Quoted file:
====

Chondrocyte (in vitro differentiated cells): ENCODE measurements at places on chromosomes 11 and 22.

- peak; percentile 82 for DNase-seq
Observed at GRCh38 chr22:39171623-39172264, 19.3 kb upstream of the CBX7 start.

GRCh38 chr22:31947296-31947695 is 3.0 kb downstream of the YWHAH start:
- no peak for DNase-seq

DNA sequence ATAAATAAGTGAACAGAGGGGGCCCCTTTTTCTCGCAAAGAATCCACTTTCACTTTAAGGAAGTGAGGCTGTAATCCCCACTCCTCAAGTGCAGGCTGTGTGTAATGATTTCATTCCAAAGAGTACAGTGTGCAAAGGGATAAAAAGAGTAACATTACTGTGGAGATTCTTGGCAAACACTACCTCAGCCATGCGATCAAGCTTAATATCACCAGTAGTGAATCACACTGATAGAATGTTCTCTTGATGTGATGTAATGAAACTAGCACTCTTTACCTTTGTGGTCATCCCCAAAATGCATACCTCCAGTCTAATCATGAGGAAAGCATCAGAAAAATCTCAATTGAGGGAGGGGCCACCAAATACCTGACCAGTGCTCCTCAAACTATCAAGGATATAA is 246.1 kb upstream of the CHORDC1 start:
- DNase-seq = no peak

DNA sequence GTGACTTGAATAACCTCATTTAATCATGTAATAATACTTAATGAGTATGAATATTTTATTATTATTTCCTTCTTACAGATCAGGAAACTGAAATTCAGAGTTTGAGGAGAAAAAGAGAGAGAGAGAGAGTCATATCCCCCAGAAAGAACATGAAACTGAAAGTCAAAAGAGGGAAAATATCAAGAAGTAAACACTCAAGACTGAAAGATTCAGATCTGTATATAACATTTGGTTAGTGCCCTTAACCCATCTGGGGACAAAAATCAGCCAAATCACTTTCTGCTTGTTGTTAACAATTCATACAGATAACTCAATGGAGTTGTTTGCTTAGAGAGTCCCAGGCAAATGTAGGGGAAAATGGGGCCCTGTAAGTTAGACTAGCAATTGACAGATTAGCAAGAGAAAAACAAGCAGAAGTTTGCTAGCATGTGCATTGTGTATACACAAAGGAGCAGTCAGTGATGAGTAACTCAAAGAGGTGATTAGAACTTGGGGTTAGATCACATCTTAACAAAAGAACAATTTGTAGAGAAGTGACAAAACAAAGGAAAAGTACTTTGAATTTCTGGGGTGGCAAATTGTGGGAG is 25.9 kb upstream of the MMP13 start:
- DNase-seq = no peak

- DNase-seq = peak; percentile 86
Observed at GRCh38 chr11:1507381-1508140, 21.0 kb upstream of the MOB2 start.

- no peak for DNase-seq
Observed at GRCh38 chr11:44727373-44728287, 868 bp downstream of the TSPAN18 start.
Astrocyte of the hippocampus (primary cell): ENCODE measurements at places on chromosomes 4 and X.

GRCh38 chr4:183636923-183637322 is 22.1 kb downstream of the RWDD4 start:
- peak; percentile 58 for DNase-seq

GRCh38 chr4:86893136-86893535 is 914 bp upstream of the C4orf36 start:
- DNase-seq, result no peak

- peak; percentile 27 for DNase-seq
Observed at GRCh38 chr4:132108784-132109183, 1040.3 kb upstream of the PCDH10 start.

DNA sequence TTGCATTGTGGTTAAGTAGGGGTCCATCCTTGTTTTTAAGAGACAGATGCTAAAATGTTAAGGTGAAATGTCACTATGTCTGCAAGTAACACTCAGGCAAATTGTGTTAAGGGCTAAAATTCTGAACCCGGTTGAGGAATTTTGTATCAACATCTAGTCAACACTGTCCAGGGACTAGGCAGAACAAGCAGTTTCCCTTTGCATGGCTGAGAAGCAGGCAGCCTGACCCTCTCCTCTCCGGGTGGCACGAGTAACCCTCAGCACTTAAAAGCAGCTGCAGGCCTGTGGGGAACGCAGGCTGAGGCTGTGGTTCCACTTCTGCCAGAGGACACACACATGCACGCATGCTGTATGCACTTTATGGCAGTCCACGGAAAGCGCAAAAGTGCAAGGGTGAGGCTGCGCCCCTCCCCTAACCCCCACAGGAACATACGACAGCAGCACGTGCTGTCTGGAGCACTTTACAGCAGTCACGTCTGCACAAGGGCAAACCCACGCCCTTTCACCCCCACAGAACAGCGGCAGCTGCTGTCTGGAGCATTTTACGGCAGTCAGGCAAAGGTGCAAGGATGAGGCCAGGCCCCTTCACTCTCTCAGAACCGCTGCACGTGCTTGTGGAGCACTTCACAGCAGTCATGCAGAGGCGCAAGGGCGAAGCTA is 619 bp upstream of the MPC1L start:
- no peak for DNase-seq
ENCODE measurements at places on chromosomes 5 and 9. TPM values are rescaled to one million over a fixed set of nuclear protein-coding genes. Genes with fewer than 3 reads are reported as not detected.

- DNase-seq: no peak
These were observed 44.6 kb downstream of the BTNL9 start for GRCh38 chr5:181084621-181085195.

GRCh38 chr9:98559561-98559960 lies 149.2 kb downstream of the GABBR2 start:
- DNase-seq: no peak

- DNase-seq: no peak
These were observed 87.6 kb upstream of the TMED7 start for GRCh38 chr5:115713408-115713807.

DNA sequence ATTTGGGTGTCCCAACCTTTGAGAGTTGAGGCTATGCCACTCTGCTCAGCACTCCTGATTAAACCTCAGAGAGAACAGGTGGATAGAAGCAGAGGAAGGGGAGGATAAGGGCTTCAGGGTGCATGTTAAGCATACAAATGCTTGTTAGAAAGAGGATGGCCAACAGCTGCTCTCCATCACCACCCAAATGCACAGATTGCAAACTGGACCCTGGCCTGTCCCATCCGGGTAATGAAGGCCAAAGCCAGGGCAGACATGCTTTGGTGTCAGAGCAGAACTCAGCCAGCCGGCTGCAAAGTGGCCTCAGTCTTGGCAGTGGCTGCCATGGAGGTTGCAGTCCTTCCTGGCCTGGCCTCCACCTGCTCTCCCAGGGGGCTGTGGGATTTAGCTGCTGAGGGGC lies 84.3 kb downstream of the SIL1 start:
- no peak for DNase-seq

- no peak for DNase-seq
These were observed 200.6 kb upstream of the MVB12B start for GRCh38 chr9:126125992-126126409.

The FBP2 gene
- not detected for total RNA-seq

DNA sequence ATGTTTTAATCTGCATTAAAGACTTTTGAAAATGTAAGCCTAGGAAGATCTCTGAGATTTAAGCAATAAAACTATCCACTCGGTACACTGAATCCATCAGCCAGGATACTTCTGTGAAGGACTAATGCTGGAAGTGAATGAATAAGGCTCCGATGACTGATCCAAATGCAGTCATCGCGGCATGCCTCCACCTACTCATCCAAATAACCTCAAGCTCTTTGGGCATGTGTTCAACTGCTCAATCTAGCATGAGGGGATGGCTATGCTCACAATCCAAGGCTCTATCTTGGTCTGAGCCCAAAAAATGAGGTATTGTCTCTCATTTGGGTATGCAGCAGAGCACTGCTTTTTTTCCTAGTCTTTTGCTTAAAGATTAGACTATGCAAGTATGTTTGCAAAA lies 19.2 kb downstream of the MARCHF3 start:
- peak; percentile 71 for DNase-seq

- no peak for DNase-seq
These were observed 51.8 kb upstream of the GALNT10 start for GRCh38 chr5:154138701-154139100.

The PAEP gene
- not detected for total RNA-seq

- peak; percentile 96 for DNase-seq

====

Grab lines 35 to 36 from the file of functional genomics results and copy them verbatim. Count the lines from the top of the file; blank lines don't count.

- not detected for total RNA-seq

DNA sequence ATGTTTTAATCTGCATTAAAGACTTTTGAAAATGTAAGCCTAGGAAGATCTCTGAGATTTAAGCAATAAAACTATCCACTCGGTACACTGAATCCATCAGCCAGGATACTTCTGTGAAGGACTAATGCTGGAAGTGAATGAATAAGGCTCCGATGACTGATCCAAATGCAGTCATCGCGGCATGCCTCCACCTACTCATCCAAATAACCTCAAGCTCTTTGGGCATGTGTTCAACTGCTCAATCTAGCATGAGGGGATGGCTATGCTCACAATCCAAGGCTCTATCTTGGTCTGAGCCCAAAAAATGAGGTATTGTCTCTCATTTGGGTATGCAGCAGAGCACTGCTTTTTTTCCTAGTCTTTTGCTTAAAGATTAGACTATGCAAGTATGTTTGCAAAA lies 19.2 kb downstream of the MARCHF3 start: